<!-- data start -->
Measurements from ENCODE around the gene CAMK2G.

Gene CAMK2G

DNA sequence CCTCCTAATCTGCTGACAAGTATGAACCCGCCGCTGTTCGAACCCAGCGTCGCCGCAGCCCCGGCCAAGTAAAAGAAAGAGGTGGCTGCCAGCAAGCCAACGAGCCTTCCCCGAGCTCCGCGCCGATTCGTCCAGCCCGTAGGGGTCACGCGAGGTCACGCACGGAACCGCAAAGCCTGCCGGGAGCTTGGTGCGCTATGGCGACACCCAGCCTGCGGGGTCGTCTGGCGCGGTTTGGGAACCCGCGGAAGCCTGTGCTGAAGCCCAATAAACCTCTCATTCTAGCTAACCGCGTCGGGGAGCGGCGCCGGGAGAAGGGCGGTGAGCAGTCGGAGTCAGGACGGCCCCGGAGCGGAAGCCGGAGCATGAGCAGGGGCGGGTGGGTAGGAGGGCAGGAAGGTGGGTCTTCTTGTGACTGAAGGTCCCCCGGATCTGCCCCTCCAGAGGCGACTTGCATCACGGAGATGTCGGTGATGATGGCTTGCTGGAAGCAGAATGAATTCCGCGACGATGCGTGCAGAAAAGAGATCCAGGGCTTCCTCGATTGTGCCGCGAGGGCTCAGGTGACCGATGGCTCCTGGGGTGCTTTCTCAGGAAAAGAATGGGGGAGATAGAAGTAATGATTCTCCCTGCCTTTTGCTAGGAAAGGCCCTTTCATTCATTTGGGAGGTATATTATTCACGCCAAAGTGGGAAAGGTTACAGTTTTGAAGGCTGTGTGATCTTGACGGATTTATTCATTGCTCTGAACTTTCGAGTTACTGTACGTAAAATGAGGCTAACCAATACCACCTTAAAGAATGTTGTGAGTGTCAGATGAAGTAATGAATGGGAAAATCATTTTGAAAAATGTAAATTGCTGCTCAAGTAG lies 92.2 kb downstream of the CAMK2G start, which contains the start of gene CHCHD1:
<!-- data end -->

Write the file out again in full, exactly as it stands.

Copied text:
Measurements from ENCODE around the gene CAMK2G.

Gene CAMK2G

DNA sequence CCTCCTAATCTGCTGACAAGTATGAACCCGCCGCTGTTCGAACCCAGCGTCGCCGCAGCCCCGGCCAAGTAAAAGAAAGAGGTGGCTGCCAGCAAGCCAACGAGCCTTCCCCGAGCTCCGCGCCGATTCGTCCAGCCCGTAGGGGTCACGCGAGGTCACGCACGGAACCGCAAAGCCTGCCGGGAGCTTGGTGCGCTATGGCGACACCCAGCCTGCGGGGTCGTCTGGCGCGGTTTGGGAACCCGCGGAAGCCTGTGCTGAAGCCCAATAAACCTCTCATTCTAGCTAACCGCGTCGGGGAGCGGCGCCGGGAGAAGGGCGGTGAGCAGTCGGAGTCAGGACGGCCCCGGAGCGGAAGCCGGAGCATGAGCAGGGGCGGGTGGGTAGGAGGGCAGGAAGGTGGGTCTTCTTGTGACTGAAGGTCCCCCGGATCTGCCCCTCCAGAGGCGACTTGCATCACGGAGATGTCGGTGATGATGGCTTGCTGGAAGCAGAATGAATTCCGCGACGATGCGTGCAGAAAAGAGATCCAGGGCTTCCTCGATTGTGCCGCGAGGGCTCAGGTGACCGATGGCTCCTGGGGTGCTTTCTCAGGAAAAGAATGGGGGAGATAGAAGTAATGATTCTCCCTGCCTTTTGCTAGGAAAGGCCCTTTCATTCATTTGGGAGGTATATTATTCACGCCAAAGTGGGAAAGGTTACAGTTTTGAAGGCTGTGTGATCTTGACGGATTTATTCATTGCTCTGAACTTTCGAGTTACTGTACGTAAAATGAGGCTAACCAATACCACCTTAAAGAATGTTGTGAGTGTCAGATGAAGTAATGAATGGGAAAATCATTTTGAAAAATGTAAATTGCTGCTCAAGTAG lies 92.2 kb downstream of the CAMK2G start, which contains the start of gene CHCHD1: